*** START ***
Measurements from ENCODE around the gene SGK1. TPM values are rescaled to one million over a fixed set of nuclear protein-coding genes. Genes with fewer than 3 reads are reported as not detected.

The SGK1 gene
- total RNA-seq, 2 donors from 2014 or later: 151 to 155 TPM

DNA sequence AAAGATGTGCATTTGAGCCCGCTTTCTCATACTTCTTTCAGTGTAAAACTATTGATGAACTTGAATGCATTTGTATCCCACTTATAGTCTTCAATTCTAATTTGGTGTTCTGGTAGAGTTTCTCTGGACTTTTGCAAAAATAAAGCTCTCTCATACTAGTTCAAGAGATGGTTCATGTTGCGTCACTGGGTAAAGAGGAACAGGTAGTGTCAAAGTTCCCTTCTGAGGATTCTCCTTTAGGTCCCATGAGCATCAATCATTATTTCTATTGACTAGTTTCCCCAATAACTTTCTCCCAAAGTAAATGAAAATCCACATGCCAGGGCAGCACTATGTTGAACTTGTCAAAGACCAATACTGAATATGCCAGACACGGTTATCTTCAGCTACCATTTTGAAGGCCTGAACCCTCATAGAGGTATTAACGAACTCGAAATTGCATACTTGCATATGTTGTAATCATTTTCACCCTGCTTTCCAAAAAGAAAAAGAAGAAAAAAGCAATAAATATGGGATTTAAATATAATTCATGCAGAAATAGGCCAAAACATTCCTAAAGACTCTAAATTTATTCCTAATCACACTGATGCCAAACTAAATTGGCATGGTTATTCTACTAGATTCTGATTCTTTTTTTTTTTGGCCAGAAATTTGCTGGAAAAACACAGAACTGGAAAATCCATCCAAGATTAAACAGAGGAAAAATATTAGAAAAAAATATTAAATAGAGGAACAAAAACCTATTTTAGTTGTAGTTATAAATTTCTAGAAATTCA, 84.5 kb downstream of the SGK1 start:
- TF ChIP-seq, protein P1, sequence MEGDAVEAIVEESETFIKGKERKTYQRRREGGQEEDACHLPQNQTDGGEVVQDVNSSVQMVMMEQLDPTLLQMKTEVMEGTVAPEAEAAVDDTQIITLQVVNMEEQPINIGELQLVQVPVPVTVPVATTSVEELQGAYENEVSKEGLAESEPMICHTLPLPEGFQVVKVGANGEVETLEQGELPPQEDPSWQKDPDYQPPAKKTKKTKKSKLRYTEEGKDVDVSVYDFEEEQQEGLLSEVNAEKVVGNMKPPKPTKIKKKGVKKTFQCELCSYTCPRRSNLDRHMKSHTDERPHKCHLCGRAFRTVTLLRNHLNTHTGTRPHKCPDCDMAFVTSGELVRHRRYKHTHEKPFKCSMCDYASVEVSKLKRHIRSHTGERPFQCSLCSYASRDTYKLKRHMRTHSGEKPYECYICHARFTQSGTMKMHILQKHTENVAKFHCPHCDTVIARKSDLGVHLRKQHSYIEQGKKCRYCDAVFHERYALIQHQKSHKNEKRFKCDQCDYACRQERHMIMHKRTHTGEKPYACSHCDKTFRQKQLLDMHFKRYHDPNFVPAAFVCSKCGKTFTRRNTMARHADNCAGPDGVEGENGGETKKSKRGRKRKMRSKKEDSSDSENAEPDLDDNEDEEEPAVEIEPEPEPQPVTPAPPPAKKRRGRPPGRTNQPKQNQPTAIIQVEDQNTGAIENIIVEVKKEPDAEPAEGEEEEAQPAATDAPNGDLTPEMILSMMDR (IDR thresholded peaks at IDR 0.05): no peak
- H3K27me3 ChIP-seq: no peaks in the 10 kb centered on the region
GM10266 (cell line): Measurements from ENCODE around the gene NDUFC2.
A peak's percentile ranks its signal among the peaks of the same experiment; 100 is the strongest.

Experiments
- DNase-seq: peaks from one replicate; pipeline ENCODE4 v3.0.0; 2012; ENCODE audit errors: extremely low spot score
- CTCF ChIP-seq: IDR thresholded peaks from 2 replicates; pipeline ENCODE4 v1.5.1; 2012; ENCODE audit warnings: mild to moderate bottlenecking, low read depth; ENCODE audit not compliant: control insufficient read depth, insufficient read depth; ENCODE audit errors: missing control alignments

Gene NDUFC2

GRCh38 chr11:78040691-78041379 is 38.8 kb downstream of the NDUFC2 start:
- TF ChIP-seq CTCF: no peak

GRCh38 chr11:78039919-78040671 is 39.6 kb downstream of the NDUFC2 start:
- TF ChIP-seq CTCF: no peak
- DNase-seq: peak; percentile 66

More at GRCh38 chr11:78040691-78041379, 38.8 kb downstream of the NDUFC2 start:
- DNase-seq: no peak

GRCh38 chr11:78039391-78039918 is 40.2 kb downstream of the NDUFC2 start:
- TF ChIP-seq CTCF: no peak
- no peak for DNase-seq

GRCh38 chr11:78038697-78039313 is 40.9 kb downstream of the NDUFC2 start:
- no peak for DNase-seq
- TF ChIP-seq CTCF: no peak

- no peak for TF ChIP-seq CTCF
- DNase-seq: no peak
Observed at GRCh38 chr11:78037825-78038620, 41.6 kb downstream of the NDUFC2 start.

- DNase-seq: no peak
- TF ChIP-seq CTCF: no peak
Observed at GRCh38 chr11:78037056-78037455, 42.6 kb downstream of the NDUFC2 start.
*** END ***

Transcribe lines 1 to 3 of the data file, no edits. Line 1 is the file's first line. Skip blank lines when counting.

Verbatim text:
Measurements from ENCODE around the gene SGK1. TPM values are rescaled to one million over a fixed set of nuclear protein-coding genes. Genes with fewer than 3 reads are reported as not detected.

The SGK1 gene
- total RNA-seq, 2 donors from 2014 or later: 151 to 155 TPM